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Wes Phillips Posted: Sep 16, 2006 2 comments
Archimedes famously said, "Give me a lever and a place to stand and I can move the world." Quartet Marketing's Stirling Trayle and Composite Products LLC's Gus Malek-Madani take that "place to stand" part seriously. Malek-Madani makes stands from carbon fiber and he's adamanant that metal and glass "are the worst materials for isolation and vibration energy dissipation." His solution? Carbon fiber.
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Wes Phillips Posted: Sep 16, 2006 0 comments
Slim Devices' Patrick Cosson and OnPR's Marivi Lerdo-de-Tejada pose with the California company's high-end, $1999 Transporter network music player, after granting me a hands-on session with it. The Transporter's Dynamic Feedback control knob is amazing—choose a function and it becomes a silky-smooth volume pot, an indexed rotary switch, or a velocity-sensitive controller. Better yet, each function feels absolutely "real."
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Wes Phillips Posted: Sep 16, 2006 2 comments
CEDIA is an installer's show at its core, so lots of exhibits have nothing to do with audio or video—many are about tools that make the installer's life easier. Some of them are small ideas, such as belt packs to carry cable ties in. Others,like the Little Giant folding ladder are big—and let me tell you, the Little Giants booth was hopping. Why not? It folds up small, and can be used as a straight ladder, step ladder, offset ladder, or staircase ladder.
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Wes Phillips Posted: Sep 16, 2006 0 comments
They say that guys are visually stimulated, so I must be normal. Walking by Classé's booth, I saw this naked CA-5200 (5 x 200W; $8000). Hubba hubba!
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Wes Phillips Posted: Sep 16, 2006 2 comments
Jim Shannon and Stirling Trayle of Quartet Marketing pose with the $4200 T+A K1 AV,which combines CD/DVD playback with analog matrix room sound processing, analog preamp duties, an FM tuner, and two channels of 100W power plus one channel of 60W.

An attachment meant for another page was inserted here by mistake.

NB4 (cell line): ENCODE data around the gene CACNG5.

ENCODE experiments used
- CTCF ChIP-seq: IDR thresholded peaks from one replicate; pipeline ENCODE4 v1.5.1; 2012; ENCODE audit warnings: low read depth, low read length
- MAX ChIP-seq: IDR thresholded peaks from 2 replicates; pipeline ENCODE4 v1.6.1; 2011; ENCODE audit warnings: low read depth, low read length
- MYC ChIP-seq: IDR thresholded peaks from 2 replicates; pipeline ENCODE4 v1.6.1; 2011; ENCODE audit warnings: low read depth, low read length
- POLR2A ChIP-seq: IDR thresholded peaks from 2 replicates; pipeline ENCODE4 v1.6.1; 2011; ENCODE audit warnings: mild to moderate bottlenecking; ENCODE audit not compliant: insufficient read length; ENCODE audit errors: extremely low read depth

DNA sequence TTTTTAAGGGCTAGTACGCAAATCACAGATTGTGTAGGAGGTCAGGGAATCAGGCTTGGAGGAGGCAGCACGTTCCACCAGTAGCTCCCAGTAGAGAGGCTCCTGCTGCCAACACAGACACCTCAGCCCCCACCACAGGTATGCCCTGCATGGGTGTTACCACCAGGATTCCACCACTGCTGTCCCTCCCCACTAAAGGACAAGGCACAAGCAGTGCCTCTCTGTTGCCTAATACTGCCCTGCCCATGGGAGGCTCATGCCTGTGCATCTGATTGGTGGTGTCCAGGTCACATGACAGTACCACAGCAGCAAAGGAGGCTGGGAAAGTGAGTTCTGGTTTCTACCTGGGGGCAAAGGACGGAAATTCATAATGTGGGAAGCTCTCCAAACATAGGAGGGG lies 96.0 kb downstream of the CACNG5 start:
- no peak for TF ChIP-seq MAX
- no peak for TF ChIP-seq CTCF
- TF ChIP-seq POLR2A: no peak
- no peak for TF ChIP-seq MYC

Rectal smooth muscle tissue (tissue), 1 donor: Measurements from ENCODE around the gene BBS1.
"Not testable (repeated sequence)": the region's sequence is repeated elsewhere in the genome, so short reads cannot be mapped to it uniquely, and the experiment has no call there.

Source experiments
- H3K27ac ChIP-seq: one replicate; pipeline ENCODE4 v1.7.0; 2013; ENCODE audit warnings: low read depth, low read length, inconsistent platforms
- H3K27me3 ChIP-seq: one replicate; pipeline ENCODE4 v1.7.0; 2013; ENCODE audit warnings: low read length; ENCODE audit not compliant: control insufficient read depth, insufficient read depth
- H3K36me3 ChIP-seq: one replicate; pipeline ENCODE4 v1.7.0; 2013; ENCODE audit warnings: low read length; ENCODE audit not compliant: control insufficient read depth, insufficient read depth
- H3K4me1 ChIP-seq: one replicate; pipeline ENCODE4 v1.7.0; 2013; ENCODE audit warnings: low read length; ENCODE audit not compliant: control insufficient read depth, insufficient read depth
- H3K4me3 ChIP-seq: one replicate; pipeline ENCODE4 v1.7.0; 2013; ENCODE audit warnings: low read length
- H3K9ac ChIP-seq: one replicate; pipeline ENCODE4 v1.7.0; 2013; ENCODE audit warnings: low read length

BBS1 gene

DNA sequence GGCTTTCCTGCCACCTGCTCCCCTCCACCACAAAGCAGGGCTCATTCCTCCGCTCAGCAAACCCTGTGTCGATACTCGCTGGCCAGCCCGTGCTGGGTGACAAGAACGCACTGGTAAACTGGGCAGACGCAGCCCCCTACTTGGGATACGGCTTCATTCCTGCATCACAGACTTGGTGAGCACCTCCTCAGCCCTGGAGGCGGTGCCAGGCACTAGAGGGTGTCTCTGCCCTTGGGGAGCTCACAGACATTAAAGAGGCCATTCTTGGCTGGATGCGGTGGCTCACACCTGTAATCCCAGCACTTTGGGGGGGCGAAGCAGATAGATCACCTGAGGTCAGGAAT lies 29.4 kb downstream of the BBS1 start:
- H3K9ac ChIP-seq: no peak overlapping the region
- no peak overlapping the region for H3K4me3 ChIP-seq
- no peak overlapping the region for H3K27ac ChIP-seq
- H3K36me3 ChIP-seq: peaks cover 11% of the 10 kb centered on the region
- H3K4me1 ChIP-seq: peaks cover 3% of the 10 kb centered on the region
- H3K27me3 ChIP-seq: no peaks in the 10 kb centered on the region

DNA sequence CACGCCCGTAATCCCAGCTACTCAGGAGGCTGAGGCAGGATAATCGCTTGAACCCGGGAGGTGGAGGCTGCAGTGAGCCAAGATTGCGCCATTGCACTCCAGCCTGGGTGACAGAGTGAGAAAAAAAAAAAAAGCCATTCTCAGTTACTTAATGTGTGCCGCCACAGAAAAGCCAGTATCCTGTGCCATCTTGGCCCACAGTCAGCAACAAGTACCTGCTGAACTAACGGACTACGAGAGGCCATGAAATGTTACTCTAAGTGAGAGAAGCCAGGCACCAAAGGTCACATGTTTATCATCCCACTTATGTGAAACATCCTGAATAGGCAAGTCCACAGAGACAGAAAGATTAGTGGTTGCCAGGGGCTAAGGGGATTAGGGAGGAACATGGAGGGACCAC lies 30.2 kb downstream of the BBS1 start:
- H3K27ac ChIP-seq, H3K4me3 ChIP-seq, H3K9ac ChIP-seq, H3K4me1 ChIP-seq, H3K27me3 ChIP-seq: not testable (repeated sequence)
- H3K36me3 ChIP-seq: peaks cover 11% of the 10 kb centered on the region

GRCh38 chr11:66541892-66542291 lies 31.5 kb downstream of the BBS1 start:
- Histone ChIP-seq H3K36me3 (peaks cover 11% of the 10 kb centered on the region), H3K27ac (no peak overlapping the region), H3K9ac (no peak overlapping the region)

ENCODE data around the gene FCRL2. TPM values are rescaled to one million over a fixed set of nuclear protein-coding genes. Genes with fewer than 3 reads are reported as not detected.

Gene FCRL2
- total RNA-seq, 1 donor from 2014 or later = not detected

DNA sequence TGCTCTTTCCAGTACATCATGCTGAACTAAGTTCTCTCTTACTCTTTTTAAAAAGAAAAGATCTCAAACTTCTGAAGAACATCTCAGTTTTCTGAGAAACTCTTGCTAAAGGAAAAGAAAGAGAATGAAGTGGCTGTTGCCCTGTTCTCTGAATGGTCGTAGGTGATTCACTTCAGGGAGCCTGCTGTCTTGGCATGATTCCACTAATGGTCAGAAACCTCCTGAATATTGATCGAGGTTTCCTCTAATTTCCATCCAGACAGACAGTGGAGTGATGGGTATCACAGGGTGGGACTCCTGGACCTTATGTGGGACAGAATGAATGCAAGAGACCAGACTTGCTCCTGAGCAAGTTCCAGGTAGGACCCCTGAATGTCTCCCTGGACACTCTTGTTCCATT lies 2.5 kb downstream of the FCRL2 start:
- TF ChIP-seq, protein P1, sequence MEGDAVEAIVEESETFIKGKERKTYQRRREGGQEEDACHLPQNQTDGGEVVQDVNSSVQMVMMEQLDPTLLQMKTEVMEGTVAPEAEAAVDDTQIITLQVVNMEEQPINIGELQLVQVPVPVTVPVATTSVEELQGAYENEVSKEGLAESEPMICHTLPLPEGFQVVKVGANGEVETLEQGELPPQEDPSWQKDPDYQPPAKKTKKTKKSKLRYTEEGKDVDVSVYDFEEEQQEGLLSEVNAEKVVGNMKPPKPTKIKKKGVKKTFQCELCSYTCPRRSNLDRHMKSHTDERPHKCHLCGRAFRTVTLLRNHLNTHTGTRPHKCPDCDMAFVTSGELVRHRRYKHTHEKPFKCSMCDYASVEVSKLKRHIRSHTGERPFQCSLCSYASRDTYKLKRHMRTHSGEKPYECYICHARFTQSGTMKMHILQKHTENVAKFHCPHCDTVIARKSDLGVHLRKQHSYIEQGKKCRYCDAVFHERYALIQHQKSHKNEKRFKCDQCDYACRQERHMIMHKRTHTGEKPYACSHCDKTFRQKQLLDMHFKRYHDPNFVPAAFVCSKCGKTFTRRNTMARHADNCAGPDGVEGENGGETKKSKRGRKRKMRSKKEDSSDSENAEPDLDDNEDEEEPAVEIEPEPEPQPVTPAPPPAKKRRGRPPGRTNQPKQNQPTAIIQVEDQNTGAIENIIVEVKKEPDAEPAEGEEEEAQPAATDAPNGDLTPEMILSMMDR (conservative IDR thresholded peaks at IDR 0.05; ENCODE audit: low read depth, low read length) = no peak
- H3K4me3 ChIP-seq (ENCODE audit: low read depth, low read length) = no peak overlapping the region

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Wes Phillips Posted: Sep 16, 2006 0 comments
Lenbrook Technologies' Mark Stone pops with pride over NAD's Master Series $1799 M5 SACD/CD Player, which employs separate signal paths for CD and SACD. The player's CD resolution is 24-bit, 192kHz. Since it's aimed at audio systems rather than HT applications, the M5 includes comprehensive bass management for multichannel SACDs and front-panel–accessible preset 5.1 speaker configurations.
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Wes Phillips Posted: Sep 16, 2006 1 comments
File this under Only at CEDIA: Themeaddicts, Inc. is offering a Magic Message Mirror (also available as a talking pirate skull). The MMM looks like an ordinary mirror, but is integrated with your whole home automation system. It can update you on any changes within the system's ability to monitor.
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John Atkinson Posted: Sep 16, 2006 0 comments
Neil Sinclair gave me a tour of Theta’s new multi-channel amp, which keeps the signal exclusively in the digital domain from the S/PDIF inputs to the PWM output stage, the latter said to operate at the super-high frequency of 1MHz. Designed by veteran amp engineer Dave Reich, what is in effect a powerDAC—that’s what it says on the output-stage printed circuit boards—will find its way, I hope, into some two-channel products in due course.